Notes From Underground: The G20 issued another meaningless statement

The reigning chieftains of the 20 nations that make up 85% of global GDP issued another communique following a weekend of self-congratulations for saving the global financial system. Our friend Andrew Schreiber taught us that success has many fathers but failure is a mere orphan. The G20 statement certainly paid tribute to that with the following:

“Global recovery has progressed better than previously anticipated largely due to the G20’s unprecedented and concerted policy effort.”

What concerted effort are they referring to? 1. Passing the Doha agreement? 2. Curbing the growing trade friction between the developed world and the emerging economies? 3. The creation of a major GLOBAL stimulus package? 4. Resolution of the PIIGS debt crisis?

We just don’t know where the concerted success story lies and how this badly divided consortium can lay claim to the amelioration of the global recession. The final statement noticably was bereft of any finger pointing about currency manipulation. When asked about the Chinese currency, Treasury Secretary Geithner said it was a domestic issue for China and they would see it as being in their best interest for the yuan to be flexible. The biggest reported disagreement was regarding the issue of a global bank tax and raising of capital rules. The Canadians and other G20 nations that had a responsible financial sector are opposed to a one-size-fits-all solution. The U.S. and some of Europe are going to push for a comprehensive banking reform policy but we believe it is dead on arrival.

The Canadians are correct. Why should their banks be punished with greater austerity on capital when they behaved in a rational way? Their attitude is that Canadian banks should be rewarded with lower capital requirements because the Canadian system proved its worth. The issue going forward will be how much sovereignty the NATO-states are willing to surrender to an unelected global body. It’s interesting that the Greek Prime Minister raised that issue in a story in Monday’s Financial Times. George Papadreou said in a response to the EU/IMF bailout package that the Greeks asked for that it was”a partial surrender of sovereignty.”

Mr.Prime Minister, we  have news for you. Greek sovereignty was surrendered upon entering the EU and the EURO. Nobody noticed as long as the the world economy was booming but when the music stopped you were without a seat at the table. Friday, after the Greeks officially asked for EU/IMF help, the EURO had a large rally as the market had become very short the EURO as apparently we had broken out of a well established range. That failed to last long and all the EURO crosses were also unwound. The pain of this headline-driven market is very real. If you are a trader make certain you know where you are wrong upon entering any trade and be loyal to your stops. We cannot emphasize that enough.

We will close in a quick word on Goldman. The only thing we care about is the impact of Goldman’s problems for the market and not on whether they are guilty of the accusations, for that is beyond our knowledge. If Goldman’s problem leads to an orgy of ill-thought regulation, then the fallout for global markets will be severe. How it all plays out will be decided over time but as our friend JA has pointed out, this a supervisory problem rather than calling for new regulation. The only action we would favor would be reinstalling the Glass-Steagall Act and for the derivatives market to be made very transparent. The only question we raise in jest is a tribute to Senator Proxmire and that is if someone will create a GOLDMAN FLEECE award.——Yra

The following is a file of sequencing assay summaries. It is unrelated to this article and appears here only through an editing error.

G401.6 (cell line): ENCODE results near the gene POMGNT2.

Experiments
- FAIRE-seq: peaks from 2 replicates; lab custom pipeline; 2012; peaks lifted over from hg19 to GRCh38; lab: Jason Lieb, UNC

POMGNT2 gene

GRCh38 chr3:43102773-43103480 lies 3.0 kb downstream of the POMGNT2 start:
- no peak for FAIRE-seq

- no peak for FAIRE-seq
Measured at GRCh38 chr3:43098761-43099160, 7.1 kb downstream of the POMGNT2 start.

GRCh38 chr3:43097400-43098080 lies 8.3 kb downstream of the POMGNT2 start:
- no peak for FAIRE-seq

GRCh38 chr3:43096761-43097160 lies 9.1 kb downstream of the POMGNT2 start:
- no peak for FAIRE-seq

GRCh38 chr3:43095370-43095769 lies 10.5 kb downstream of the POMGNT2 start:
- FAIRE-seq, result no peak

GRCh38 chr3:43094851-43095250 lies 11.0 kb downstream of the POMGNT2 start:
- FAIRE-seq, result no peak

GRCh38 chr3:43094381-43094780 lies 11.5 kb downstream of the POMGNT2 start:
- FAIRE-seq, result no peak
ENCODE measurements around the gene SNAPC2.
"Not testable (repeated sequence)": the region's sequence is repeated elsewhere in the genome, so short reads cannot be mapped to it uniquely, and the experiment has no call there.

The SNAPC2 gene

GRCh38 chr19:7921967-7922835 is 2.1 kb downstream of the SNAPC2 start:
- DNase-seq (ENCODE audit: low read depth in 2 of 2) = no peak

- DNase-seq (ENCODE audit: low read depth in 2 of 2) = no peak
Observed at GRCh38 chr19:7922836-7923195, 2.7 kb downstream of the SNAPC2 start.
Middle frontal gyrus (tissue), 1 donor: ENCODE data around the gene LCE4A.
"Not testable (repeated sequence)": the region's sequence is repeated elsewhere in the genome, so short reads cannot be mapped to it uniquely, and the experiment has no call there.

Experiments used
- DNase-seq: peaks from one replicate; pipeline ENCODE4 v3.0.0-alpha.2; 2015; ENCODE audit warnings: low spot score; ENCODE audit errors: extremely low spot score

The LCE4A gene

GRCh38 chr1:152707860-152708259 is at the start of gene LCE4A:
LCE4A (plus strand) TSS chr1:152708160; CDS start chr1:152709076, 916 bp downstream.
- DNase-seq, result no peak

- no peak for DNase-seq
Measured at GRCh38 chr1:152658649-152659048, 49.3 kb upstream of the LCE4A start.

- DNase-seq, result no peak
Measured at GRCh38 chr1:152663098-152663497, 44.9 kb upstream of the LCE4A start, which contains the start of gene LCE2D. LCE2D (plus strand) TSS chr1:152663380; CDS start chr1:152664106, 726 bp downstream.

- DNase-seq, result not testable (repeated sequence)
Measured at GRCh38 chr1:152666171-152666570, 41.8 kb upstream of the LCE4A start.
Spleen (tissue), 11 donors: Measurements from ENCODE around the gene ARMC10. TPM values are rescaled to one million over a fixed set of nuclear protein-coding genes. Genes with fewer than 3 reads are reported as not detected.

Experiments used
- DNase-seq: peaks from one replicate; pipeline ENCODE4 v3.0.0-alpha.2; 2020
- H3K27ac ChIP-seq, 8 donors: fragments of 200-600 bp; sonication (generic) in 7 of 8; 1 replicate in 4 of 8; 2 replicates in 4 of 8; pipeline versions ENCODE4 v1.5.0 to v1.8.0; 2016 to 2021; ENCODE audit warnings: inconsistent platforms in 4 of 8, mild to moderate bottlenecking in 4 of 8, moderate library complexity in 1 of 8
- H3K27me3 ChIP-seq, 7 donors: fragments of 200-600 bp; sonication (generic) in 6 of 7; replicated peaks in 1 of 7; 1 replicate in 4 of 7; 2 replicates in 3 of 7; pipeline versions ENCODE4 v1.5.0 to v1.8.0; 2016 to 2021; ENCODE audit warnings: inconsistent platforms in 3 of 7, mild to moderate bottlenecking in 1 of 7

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4 Responses to “Notes From Underground: The G20 issued another meaningless statement”

  1. Rick Says:

    Did you have any response to the rating agency hearings? The problem with the system is deeper than Goldman’s taking advantage of the combination of greed and incompetence; the rating agencies are enablers of and amplifiers of some of that problem. Whether supervision or regulation, or – my vote: let the rating agencies pay liability damages, there has to be something new done, or we’ll once again be revisiting the old.

  2. yra Says:

    the whole issue of the rating agencies emanates from Orange County—after that debacle the banks needed a way to up returns on interest rate vehicles and still have a triple aaa rating to be able to sell thise crap to the wayne citron’s of the world and that is where it all begins—-the rest is commentary

  3. chuck reeder Says:

    if you hold the ratings agencies accountable and subject to monetary damages- which would be true justice and some of them should have gone to jail- the problem would be that as a result of their possible monetary liability if something went wrong on their watch– the ensuing mindset would make it illegal for any trader to take a piss without first filling out documents and making the authorities cognizant of which urinal the piss will be taking place.

  4. yra Says:

    chuck —i disagree .The burden would be great but the outcome would be that the types of securities brought to market would be much more transparent and understandable —but unfortunately it would impact wall street profitability.We both know that transparency leads to more efficient pricing .Also ,we would develope a securitization market that was similar to covered bonds where we could really know what assets underlied the bond

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